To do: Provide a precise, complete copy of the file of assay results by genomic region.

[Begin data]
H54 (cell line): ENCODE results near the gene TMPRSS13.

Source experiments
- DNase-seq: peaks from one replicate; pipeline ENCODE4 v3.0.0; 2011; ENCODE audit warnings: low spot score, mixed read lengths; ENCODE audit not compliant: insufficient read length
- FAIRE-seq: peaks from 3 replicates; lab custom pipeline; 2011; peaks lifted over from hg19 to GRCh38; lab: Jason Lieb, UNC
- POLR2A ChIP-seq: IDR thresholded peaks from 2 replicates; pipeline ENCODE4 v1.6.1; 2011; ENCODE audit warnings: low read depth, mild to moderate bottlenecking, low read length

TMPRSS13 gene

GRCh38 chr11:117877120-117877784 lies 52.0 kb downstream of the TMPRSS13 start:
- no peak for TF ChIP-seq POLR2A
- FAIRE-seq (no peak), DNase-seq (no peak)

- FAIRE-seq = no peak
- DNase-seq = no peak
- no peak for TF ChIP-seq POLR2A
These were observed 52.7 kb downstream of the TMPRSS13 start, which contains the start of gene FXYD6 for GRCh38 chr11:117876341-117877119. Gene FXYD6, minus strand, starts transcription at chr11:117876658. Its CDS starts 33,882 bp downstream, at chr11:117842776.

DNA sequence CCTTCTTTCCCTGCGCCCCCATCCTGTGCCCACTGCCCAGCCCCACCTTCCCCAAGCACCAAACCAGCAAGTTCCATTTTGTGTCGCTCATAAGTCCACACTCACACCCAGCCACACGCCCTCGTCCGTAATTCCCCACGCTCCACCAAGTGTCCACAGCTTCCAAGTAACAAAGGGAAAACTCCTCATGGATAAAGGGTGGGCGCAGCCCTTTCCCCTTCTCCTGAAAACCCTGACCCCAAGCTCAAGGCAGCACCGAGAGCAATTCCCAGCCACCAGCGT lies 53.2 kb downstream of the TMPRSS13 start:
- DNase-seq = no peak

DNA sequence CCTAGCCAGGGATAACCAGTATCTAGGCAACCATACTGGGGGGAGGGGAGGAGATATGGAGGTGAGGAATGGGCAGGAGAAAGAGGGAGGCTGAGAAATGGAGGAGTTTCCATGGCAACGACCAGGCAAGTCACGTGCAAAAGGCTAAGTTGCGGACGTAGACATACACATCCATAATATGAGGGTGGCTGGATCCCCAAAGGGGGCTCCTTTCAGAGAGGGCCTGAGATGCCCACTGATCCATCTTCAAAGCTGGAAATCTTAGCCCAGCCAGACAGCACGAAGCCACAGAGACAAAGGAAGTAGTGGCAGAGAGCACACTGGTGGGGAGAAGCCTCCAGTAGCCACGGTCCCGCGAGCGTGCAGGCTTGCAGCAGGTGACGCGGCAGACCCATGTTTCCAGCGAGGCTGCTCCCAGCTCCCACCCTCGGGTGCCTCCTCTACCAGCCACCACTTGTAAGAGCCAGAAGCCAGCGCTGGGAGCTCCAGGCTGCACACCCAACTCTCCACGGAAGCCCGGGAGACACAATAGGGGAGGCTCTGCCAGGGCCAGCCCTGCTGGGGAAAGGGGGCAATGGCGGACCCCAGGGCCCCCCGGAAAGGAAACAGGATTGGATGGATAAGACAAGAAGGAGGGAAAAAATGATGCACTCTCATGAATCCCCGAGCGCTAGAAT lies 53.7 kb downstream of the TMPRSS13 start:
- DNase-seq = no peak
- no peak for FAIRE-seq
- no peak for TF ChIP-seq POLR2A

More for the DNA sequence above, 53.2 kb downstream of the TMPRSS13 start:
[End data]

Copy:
H54 (cell line): ENCODE results near the gene TMPRSS13.

Source experiments
- DNase-seq: peaks from one replicate; pipeline ENCODE4 v3.0.0; 2011; ENCODE audit warnings: low spot score, mixed read lengths; ENCODE audit not compliant: insufficient read length
- FAIRE-seq: peaks from 3 replicates; lab custom pipeline; 2011; peaks lifted over from hg19 to GRCh38; lab: Jason Lieb, UNC
- POLR2A ChIP-seq: IDR thresholded peaks from 2 replicates; pipeline ENCODE4 v1.6.1; 2011; ENCODE audit warnings: low read depth, mild to moderate bottlenecking, low read length

TMPRSS13 gene

GRCh38 chr11:117877120-117877784 lies 52.0 kb downstream of the TMPRSS13 start:
- no peak for TF ChIP-seq POLR2A
- FAIRE-seq (no peak), DNase-seq (no peak)

- FAIRE-seq = no peak
- DNase-seq = no peak
- no peak for TF ChIP-seq POLR2A
These were observed 52.7 kb downstream of the TMPRSS13 start, which contains the start of gene FXYD6 for GRCh38 chr11:117876341-117877119. Gene FXYD6, minus strand, starts transcription at chr11:117876658. Its CDS starts 33,882 bp downstream, at chr11:117842776.

DNA sequence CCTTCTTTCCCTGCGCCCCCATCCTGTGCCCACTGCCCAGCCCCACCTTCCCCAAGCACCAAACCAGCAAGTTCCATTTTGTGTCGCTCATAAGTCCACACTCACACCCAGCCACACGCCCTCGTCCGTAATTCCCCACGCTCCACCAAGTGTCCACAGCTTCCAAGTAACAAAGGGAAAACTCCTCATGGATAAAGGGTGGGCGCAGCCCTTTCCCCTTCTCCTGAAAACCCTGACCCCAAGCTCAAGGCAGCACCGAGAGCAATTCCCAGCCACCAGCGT lies 53.2 kb downstream of the TMPRSS13 start:
- DNase-seq = no peak

DNA sequence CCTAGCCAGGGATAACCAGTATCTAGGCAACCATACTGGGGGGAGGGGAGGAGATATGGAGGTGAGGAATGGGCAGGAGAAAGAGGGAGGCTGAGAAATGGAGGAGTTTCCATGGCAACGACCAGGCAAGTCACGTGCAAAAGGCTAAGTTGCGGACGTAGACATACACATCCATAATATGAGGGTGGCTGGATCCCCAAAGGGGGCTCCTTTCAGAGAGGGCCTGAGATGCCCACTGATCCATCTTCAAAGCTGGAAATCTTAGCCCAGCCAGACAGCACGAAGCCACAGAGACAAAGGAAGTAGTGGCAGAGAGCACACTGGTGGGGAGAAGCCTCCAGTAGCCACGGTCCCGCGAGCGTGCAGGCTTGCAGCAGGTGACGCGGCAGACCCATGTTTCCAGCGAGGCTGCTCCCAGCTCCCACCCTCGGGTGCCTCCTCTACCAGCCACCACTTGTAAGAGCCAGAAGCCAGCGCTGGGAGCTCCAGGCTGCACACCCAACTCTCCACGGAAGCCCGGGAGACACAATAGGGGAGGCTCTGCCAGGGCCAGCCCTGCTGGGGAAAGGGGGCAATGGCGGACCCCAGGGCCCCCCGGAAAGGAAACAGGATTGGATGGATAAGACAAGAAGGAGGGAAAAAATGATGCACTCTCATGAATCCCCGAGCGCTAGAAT lies 53.7 kb downstream of the TMPRSS13 start:
- DNase-seq = no peak
- no peak for FAIRE-seq
- no peak for TF ChIP-seq POLR2A

More for the DNA sequence above, 53.2 kb downstream of the TMPRSS13 start: